A Meal-Recycling App Takes Off in the U.K.

Four friends who were bothered by the 660,000 tons of food waste UK restaurants generate each year created an app to keep it from heading to the landfill.

takeout_articleThe battle against food waste is growing more visible, especially in Europe. This year, both France and Italy passed legislation aimed at reducing wasted food. At 15 million tons per capita, the U.K. is the food waste capital of Europe. Four friends bothered by the 660,000 tons of food waste generated annually by U.K. restaurants created an app to significantly slow that tide. In 2015, their Too Good To Go (TGTG) app debuted in a handful of U.K. cities, connecting diners with excess food from hundreds of restaurants, cafés, and bakeries.

How it works: TGTG users in London, Brighton, and elsewhere launch the app to see which leftover meals are available from nearly 100 London restaurants (as well eateries in Leeds, Manchester, and a few other cities), purchase those meals from between £2 and £3.80 apiece, and pick them up near closing time. TGTG provides partner restaurants with biodegradable takeaway boxes and encourages users to buy £1 meals to give to charity. The results were immediate: In Brighton, along the U.K.’s southern coast, more than 600 meals have been “saved” since June 1, according to TGTG.

“Food waste is high on the agenda of environmental and social issues right now, and especially so in big cities, where apparent affluence can mask deep deprivation,” cofounder Chris Wilson, 25, told the Daily Mail. “The ultimate goal is to use it for restaurants to solve their waste management problem, rather than it being about making profit.”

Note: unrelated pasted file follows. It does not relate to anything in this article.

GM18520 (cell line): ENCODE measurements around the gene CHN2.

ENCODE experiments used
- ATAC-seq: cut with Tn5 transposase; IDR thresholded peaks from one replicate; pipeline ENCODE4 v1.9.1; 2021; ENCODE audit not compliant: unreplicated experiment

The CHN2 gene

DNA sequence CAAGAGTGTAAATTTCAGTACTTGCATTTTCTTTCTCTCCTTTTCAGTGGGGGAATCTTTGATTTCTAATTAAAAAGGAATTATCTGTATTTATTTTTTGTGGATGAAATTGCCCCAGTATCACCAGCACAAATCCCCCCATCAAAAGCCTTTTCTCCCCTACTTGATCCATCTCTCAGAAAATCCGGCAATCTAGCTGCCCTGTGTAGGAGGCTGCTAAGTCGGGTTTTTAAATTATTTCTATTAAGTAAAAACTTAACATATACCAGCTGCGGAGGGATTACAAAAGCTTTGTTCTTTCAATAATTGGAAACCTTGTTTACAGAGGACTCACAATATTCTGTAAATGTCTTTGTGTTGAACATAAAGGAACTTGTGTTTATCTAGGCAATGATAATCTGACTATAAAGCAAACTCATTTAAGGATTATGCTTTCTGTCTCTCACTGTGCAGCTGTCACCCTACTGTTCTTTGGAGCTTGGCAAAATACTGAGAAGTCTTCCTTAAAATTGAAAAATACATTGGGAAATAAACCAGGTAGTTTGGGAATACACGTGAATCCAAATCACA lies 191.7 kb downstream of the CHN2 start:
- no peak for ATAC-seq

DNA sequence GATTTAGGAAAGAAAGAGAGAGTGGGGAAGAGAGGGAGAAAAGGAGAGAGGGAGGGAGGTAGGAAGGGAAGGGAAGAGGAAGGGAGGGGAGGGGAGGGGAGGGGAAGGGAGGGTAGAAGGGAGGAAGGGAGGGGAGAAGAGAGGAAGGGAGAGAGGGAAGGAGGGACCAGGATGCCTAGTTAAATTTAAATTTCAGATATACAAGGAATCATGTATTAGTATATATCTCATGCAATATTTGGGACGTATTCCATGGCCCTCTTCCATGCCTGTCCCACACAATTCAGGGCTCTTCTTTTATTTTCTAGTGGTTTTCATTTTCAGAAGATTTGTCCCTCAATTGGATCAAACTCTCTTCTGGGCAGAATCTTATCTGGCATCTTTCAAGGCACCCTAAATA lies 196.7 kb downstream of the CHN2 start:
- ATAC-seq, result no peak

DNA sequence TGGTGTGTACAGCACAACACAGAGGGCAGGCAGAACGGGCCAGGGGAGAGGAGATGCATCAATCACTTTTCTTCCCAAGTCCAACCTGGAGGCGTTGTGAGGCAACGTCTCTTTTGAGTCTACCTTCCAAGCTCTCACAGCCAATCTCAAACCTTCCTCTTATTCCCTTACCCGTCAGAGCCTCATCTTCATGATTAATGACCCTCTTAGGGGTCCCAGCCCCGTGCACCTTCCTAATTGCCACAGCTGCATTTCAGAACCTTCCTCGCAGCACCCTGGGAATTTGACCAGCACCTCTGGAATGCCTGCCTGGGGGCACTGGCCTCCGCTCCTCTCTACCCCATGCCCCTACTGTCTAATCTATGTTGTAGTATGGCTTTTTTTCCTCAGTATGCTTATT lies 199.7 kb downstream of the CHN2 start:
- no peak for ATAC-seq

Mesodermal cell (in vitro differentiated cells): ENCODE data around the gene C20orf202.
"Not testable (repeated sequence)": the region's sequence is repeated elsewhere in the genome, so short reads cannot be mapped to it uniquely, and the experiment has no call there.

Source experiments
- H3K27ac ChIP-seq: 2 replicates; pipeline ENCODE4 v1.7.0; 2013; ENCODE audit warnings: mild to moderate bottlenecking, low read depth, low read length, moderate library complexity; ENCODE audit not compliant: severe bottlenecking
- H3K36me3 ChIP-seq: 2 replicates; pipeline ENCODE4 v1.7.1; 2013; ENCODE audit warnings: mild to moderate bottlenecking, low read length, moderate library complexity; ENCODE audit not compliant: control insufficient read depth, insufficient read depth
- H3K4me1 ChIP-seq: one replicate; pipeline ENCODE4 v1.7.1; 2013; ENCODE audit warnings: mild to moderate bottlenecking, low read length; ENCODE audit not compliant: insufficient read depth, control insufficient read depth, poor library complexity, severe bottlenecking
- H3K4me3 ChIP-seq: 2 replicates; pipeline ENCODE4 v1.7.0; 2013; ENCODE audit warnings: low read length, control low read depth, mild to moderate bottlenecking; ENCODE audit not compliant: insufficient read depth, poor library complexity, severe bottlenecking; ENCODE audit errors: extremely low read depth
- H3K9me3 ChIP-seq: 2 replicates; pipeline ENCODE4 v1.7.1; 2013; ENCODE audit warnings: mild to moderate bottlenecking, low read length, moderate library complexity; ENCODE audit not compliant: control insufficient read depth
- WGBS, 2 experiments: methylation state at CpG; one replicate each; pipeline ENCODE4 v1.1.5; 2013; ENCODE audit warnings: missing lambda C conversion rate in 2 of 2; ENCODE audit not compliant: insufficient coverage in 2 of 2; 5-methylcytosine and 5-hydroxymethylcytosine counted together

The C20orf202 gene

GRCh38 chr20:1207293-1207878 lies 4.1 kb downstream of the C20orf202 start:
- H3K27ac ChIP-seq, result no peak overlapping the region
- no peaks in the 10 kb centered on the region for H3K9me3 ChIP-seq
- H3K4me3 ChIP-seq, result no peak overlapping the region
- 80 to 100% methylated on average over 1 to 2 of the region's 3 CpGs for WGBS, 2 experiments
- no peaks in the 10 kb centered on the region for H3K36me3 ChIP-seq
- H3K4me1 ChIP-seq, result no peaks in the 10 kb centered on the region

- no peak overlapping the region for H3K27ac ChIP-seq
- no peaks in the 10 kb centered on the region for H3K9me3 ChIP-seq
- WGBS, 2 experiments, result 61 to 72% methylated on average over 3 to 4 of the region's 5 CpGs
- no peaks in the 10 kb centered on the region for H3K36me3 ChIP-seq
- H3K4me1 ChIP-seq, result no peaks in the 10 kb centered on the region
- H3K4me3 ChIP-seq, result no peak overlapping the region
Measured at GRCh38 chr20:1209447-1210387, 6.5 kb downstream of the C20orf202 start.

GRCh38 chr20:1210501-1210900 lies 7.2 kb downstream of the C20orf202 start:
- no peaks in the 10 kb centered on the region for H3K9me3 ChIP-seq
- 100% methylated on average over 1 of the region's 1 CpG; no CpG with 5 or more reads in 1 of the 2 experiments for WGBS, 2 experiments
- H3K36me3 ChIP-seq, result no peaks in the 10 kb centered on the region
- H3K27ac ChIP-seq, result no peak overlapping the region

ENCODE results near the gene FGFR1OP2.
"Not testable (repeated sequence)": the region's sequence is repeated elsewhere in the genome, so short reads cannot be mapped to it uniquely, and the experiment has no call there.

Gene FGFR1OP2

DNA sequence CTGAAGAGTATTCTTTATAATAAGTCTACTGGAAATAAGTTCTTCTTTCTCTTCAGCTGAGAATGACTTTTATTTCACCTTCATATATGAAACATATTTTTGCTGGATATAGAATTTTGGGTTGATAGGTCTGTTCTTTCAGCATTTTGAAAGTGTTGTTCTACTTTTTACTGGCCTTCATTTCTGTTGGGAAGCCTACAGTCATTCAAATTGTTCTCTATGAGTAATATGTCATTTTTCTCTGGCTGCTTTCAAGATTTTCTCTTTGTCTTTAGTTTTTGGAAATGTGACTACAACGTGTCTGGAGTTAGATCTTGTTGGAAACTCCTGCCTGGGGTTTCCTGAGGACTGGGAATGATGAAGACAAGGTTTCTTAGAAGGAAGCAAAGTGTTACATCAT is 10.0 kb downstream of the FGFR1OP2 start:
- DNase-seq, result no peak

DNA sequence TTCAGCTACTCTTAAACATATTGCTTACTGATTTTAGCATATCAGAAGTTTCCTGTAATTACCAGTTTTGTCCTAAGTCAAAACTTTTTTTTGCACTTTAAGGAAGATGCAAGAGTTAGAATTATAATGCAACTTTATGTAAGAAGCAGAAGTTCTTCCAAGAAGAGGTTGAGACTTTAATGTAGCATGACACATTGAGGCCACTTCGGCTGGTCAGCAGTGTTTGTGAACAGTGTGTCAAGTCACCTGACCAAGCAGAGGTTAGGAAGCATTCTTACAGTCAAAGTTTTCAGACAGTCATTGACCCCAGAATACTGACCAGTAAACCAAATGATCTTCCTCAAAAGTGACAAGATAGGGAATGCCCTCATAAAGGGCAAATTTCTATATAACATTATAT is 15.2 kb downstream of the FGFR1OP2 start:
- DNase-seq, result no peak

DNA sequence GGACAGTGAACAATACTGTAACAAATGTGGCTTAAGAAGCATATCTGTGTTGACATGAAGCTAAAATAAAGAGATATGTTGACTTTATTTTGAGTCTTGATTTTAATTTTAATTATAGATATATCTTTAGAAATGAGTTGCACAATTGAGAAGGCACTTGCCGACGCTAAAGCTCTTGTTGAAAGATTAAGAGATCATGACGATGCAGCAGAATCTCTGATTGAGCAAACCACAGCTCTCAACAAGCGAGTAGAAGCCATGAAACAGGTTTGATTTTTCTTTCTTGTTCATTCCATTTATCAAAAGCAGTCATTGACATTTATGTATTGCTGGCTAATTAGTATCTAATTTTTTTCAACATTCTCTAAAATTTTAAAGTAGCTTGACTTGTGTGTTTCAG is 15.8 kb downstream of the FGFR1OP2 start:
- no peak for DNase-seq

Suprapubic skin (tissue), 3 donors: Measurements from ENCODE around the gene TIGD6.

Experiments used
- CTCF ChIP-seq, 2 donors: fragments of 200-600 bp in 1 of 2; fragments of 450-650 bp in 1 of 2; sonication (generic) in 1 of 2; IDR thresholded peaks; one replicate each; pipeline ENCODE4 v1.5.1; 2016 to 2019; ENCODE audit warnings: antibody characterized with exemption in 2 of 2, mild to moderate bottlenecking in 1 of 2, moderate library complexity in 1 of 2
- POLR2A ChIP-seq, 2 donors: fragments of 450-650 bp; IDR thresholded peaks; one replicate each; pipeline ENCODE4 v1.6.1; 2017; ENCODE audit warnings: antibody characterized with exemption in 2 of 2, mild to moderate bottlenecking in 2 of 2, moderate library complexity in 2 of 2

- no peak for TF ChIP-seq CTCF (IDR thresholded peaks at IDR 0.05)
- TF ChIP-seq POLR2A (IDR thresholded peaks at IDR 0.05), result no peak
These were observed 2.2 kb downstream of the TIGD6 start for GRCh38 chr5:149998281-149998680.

Like U.S.-based apps such as Waste No Food (Bay Area) and Zero Percent (Chicago), Too Good To Go works on a hyper-local level — but its rapid spread between UK cities means the model seems to be portable. Could it work for the US hospitality industry?

Corin Hirsch

Corin Hirsch is associate editor of Convene.

  • Sandra Wood

    I am so glad that PCMA keeps this conversation on Food Waste going. We are nowhere near where we should be in this industry. But this issue starts with the planner and the hotel who order or prepare too much food. We’ve just got to do a better job and it is a cultural shift for hospitality. More measurement of food waste and food saved needs to be shared to inspire us all. I’d love to see a task force set up at PCMA to address this issue.
    Sandra Wood, CMP